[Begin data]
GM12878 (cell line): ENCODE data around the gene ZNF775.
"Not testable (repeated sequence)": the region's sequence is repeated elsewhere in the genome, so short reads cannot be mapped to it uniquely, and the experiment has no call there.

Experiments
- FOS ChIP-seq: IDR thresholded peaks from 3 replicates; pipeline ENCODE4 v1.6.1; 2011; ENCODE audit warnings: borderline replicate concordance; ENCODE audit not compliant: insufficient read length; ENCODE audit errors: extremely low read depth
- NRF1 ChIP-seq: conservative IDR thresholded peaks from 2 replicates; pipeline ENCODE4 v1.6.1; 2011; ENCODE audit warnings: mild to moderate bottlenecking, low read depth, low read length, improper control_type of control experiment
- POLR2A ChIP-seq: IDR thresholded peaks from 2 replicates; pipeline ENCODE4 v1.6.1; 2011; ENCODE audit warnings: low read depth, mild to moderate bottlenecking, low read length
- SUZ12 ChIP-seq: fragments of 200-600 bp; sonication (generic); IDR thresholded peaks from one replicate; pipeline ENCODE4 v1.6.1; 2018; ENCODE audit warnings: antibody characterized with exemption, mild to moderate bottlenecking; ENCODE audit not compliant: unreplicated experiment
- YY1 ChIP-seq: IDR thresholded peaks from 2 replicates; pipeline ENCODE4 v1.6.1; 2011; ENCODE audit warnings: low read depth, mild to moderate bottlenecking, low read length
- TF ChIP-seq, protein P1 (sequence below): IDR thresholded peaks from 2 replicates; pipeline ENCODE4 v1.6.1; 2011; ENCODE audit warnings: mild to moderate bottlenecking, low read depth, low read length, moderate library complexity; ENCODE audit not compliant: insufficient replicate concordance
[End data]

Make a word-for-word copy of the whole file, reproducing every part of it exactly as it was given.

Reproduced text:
GM12878 (cell line): ENCODE data around the gene ZNF775.
"Not testable (repeated sequence)": the region's sequence is repeated elsewhere in the genome, so short reads cannot be mapped to it uniquely, and the experiment has no call there.

Experiments
- FOS ChIP-seq: IDR thresholded peaks from 3 replicates; pipeline ENCODE4 v1.6.1; 2011; ENCODE audit warnings: borderline replicate concordance; ENCODE audit not compliant: insufficient read length; ENCODE audit errors: extremely low read depth
- NRF1 ChIP-seq: conservative IDR thresholded peaks from 2 replicates; pipeline ENCODE4 v1.6.1; 2011; ENCODE audit warnings: mild to moderate bottlenecking, low read depth, low read length, improper control_type of control experiment
- POLR2A ChIP-seq: IDR thresholded peaks from 2 replicates; pipeline ENCODE4 v1.6.1; 2011; ENCODE audit warnings: low read depth, mild to moderate bottlenecking, low read length
- SUZ12 ChIP-seq: fragments of 200-600 bp; sonication (generic); IDR thresholded peaks from one replicate; pipeline ENCODE4 v1.6.1; 2018; ENCODE audit warnings: antibody characterized with exemption, mild to moderate bottlenecking; ENCODE audit not compliant: unreplicated experiment
- YY1 ChIP-seq: IDR thresholded peaks from 2 replicates; pipeline ENCODE4 v1.6.1; 2011; ENCODE audit warnings: low read depth, mild to moderate bottlenecking, low read length
- TF ChIP-seq, protein P1 (sequence below): IDR thresholded peaks from 2 replicates; pipeline ENCODE4 v1.6.1; 2011; ENCODE audit warnings: mild to moderate bottlenecking, low read depth, low read length, moderate library complexity; ENCODE audit not compliant: insufficient replicate concordance